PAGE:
If you have not had a chance to see “Of Gods and Men,” the winner of all sorts of film prizes, including the Grand Prix at Cannes, you should drop everything and watch it, and all the more so when Osama bin Laden has just been murdered. Yes, I said murdered. When an unarmed civilian, criminal or not, is killed rather than captured, that would be murder. Yes I realize he is responsible for many many murders. Yes I realize that there is some justice in what happened to him. But before you decide how a Christian should feel about all that, I urge you to see this movie, a movie about French monks who decided to stay in the face of the Mujahadeen uprising and continue to serve the people of their village.
Let me set the scene for you. Here is the official precis —– “Eight French Christian monks live in harmony with their Muslim brothers in a monastery perched in the mountains of North Africa in the 1990s. When a crew of foreign workers is massacred by an Islamic fundamentalist group, fear sweeps though the region. The army offers them protection, but the monks refuse. Should they leave? Despite the growing menace in their midst, they slowly realize that they have no choice but to stay… come what may. This film is loosely based on the life of the Cistercian monks of Tibhirine in Algeria, from 1993 until their kidnapping in 1996.”
This movie is so rich and thought provoking it really requires multiple viewing. In an era of increasingly superficial, trivial, bland and bad films that try and compensate for their short-comings by revved up CG or 3D technology, it is refreshing to see a film like this which is so profoundly thought provoking, especially for Christians. Were these monks ‘fools for Christ, were they wise to stay and support their villagers who needed their medical treatment and help in so many ways, should they have fled? What was the appropriate Christian response, or were there several possible ones? Very few Christians seek of martyrdom like Ignatius of Antioch did. They do not long for it, but as Bonhoeffer said last century— ‘When Christ calls a person, he bids him come in die’. In principle dying to self and living for Christ, or taking up a cross, and being willing to be nailed on it, comes with the territory of being a serious committed Christian person. One doesn’t have to have a death or a lust for the fame of martyrdom to realize this is part of the covenant with God.
There are many moving scenes in this movie, not the least of which is simply watching the simple, clean, wholesome, good life in the monastery, working with hands, tending the sick, feeding the hungry, singing the mass, praying with each other, loving the brotherly fellowship, living simply. The story is simple, genuine, true, and profound all at once. We see the monks with their shortcomings and strengths. We see the crisis of faith for one or two when they realize they may genuinely face death. And we would not know this tale at all, were it not for the fact that two of the monks escaped notice of their captors who took them to exchange them as prisoners for some of their captive fellow Mujahadeen. One of them is remarkably still alive to tell the tale, and one of the survivors died in 2008.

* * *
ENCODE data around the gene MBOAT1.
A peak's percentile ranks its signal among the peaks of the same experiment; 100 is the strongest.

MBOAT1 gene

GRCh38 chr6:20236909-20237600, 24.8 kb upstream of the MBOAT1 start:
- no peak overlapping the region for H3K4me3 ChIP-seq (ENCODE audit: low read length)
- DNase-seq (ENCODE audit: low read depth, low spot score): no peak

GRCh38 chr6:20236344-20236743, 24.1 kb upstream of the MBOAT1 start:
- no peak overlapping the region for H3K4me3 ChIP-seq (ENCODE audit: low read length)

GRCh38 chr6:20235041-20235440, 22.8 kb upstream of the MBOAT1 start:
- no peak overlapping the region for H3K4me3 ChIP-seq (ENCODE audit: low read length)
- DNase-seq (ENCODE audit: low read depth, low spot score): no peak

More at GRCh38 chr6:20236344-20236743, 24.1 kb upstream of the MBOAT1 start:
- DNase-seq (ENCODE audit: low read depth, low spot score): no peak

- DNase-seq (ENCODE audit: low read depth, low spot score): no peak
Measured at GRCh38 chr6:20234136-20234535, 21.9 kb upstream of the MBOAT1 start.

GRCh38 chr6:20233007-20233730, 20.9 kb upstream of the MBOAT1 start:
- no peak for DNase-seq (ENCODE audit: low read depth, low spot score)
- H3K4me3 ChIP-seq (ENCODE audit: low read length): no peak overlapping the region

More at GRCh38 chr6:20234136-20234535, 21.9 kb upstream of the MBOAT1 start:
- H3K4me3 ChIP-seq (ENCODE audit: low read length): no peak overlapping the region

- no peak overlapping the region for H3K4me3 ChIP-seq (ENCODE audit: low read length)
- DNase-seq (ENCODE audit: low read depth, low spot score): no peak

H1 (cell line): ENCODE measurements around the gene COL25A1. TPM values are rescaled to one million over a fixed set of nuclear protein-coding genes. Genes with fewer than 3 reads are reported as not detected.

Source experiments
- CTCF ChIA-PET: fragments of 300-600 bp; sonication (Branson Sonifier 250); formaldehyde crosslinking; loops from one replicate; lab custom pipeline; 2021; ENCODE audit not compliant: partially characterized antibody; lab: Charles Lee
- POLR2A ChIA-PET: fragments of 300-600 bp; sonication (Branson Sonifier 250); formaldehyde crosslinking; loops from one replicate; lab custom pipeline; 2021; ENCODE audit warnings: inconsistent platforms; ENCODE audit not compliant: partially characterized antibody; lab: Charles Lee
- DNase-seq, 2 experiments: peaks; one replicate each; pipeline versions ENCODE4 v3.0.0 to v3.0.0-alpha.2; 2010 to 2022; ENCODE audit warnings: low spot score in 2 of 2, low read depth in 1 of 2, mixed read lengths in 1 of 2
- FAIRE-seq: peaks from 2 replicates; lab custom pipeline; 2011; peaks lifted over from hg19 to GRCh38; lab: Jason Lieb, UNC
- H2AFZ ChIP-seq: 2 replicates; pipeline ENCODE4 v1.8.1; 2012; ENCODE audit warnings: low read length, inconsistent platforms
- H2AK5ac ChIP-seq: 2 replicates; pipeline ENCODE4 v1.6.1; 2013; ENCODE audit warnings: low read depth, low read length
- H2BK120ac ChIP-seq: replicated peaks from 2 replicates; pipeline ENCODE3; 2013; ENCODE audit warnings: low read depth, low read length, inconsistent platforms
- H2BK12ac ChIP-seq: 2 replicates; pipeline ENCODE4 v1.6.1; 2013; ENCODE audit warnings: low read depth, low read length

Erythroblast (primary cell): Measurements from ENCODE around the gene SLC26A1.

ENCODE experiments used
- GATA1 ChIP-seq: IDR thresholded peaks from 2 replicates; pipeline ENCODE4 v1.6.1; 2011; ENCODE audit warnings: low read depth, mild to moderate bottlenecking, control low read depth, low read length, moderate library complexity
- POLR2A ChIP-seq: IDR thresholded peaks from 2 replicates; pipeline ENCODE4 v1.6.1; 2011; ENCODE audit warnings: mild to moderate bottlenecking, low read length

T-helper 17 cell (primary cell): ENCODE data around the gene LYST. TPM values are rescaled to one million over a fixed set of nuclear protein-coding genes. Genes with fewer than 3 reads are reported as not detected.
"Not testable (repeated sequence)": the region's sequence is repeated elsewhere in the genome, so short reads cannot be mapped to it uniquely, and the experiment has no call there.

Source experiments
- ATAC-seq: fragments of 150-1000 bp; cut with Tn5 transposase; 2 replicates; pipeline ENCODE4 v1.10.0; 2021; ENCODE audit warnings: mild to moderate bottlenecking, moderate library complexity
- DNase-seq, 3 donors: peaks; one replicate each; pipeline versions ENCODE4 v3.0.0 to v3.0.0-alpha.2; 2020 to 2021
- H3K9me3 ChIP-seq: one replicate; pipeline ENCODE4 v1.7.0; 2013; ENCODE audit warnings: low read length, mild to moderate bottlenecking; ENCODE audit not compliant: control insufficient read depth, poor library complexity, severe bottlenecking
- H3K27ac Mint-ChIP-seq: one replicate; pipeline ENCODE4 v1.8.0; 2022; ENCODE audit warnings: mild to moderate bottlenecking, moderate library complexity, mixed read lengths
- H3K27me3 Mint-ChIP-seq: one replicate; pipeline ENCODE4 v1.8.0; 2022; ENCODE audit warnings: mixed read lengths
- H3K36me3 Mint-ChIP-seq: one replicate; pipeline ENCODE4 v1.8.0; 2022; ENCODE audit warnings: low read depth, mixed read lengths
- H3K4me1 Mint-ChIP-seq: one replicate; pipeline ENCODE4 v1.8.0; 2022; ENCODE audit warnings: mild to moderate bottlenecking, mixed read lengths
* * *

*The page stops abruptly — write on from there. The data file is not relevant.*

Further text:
The movie is two hours long, but in some ways it seems so much longer. This is because of its deliberately slow, steady cumulative pace. Unlike many contemporary films, the director is sensitive to the fact that the subject matter of this film is in many ways non-violence, and so he does not seek to glorify violence, or frankly even to give it the time of day— you do not watch anyone being shot in this film, though there are some of the dead shown after the fact. It is such a refreshing change.
I must say I love the interaction in this film not only between the brothers themselves who clearly love and support one another and are all joyful Christians who love to sing God’s praises, but between them and their Muslim villagers who equally love the brothers and respect them, and came to dependent on them. In a world that mistakes meekness for weakness, and nonviolence for lack of nerve and bravery, this film gives the lie to all such thoughts and misapprehensions about Christianity. Which takes more strength of character, to stare down an assassin until he stands down with no weapons in one’s hands but love and faith and hope and prayer, and a few good words, or to face them armed to the teeth? I say it takes much more courage to do the former. What looks like foolhardiness to the world, is simply being prepared to be a fool for Christ and not defile one’s witness to the Prince of Peace by taking someone else’s life.
I urge you, if you only see one film this year, let this be the one, and ask yourself if you could have been one of these monks, ask yourself if you have enough Christian faith to do what they did, ask yourself if you believe what John Donne said “‘any man’s death diminishes me, for I am a part of mankind, therefore do not seek to know for whom the bell tolls, it tolls for thee.” And if that is true, then Osama bin Laden, for whom Christ also died, is not a person whose death we should be celebrating. We may feel relief, we may feel justice has been done, but we should also realize that we have failed, failed miserably, in our mission to convince even our enemies with our lives and words and deeds that Jesus Christ is Lord and the Prince of Peace. “Do not repay anyone evil for evil…Do not take revenge…but leave room for God’s wrath…On the contrary ‘If your enemy is hungry, feed him, if he is thirsty, give him something to drink. In doing this, you will heap burning coals on his head.’ Do not be overcome by evil, but overcome evil with good.” (Rom. 12.17ff.).